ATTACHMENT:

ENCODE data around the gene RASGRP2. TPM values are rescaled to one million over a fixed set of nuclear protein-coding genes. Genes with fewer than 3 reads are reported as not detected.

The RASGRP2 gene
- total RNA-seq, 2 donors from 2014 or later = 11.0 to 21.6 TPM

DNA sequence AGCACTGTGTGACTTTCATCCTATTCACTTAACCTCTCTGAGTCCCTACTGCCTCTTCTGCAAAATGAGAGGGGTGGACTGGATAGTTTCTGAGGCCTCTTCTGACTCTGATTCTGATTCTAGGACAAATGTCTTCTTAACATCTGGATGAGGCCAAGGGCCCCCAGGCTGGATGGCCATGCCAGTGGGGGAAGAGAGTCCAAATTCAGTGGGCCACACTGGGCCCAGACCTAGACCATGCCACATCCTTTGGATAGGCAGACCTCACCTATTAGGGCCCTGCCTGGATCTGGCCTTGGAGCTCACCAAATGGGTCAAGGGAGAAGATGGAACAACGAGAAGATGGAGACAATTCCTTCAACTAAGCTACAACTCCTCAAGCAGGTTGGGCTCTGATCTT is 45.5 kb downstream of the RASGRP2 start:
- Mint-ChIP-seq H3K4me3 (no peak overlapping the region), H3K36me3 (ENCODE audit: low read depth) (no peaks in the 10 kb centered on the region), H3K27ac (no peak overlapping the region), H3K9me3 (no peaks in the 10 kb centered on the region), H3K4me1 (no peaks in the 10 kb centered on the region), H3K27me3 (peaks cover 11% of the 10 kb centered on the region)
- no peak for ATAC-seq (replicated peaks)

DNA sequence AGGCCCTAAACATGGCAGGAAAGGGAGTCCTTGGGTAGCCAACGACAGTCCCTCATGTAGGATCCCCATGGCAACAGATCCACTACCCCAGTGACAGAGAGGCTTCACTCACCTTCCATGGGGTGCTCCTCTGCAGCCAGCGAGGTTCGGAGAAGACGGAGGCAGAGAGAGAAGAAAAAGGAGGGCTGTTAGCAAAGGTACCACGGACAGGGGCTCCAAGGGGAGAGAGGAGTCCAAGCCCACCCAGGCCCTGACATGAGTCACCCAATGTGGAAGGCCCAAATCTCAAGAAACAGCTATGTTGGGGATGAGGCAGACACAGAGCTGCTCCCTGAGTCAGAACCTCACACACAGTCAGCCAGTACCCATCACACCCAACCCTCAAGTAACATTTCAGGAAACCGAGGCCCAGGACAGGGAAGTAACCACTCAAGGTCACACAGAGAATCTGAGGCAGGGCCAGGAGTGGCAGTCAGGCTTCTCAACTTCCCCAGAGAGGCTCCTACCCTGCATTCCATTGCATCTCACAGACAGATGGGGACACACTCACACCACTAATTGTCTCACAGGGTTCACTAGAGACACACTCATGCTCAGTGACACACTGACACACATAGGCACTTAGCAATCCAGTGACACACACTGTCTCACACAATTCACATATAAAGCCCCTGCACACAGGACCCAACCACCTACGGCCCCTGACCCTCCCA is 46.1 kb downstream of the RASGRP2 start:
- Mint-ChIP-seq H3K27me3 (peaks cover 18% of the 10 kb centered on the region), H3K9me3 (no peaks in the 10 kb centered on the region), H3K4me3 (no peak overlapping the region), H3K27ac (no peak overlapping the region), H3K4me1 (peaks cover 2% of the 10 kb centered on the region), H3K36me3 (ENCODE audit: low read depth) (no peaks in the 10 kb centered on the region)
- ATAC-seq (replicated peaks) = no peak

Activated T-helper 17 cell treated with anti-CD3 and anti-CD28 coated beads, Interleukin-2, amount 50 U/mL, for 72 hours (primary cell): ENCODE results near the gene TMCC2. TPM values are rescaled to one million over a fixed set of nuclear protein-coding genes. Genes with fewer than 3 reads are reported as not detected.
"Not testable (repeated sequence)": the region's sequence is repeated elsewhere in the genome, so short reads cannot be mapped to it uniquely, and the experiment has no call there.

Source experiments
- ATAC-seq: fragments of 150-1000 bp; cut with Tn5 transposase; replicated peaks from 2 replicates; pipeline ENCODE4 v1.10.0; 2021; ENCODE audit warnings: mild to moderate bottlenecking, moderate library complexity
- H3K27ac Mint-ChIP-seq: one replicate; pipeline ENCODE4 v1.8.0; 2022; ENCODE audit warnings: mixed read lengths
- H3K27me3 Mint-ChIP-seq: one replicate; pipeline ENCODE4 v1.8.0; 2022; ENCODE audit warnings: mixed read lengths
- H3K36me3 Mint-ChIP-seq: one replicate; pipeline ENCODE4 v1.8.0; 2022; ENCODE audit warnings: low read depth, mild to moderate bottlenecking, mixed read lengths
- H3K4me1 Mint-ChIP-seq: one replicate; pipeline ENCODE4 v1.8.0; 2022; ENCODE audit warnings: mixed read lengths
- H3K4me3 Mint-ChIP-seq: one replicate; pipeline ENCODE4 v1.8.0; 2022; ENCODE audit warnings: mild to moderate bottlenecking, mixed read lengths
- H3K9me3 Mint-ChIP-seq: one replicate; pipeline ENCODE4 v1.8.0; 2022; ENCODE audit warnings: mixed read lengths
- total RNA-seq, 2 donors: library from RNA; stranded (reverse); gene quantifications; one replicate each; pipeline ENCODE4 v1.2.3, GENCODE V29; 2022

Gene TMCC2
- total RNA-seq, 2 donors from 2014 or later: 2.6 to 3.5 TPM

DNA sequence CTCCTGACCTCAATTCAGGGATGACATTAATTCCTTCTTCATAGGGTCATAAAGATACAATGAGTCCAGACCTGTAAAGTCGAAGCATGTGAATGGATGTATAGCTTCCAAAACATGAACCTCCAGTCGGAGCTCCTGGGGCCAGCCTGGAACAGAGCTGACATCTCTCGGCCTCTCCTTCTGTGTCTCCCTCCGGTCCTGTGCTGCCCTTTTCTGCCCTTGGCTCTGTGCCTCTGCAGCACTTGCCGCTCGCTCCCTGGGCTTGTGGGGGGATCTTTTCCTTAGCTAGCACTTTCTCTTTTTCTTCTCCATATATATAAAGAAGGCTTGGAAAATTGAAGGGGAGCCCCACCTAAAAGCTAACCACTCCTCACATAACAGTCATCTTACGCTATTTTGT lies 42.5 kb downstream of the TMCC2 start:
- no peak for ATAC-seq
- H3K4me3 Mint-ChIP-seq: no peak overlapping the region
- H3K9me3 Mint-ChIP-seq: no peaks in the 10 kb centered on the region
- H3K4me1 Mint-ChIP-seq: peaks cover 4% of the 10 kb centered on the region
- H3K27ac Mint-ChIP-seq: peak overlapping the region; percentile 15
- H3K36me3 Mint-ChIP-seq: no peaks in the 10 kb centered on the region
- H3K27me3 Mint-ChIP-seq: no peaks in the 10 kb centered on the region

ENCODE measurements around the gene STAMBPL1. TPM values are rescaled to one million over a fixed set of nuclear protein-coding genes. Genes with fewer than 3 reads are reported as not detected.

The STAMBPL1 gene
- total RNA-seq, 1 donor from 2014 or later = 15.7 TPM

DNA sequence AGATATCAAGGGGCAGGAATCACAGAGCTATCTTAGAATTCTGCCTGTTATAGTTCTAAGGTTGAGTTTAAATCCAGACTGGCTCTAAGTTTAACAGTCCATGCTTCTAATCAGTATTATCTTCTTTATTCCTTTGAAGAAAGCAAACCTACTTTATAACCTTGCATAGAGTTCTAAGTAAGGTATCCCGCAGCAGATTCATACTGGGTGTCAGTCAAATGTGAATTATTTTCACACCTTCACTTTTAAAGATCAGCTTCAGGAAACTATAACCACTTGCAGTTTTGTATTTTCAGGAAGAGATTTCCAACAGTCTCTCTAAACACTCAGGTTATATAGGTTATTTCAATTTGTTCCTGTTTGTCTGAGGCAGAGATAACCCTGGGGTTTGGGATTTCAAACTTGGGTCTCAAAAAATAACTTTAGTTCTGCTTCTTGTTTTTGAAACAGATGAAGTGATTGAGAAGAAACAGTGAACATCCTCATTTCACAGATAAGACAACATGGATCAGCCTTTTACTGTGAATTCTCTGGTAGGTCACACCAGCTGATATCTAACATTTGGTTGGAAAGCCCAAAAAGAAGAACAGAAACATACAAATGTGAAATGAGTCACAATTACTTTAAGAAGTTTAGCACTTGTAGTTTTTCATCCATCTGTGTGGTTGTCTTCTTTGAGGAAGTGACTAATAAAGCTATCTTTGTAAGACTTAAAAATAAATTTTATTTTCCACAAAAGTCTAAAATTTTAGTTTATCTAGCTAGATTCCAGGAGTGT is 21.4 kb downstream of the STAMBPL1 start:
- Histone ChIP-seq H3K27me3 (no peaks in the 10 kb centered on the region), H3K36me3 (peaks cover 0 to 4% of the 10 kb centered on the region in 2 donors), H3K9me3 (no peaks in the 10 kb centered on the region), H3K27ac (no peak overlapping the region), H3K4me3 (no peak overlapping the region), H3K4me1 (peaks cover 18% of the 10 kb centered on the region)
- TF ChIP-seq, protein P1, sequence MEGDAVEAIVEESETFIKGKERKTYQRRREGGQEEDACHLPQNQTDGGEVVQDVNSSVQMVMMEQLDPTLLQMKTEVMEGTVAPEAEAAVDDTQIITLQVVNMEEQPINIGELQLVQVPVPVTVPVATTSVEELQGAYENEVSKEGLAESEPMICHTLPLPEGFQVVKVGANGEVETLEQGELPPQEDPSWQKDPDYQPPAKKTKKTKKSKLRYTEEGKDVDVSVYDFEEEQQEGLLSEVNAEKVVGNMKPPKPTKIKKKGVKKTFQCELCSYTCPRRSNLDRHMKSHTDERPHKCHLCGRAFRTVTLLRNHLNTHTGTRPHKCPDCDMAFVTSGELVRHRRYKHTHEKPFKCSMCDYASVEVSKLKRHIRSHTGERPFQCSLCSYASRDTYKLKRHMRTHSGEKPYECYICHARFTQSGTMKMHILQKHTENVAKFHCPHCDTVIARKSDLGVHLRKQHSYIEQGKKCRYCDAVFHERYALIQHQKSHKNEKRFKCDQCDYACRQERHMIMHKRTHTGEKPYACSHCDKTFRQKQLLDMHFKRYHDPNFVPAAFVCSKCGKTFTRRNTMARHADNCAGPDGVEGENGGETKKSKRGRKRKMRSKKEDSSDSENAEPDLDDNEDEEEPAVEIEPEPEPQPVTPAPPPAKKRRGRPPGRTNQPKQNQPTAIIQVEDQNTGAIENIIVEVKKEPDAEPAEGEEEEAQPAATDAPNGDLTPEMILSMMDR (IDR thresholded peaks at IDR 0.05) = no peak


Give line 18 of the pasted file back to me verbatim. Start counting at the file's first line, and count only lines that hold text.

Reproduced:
- H3K4me3 Mint-ChIP-seq: one replicate; pipeline ENCODE4 v1.8.0; 2022; ENCODE audit warnings: mild to moderate bottlenecking, mixed read lengths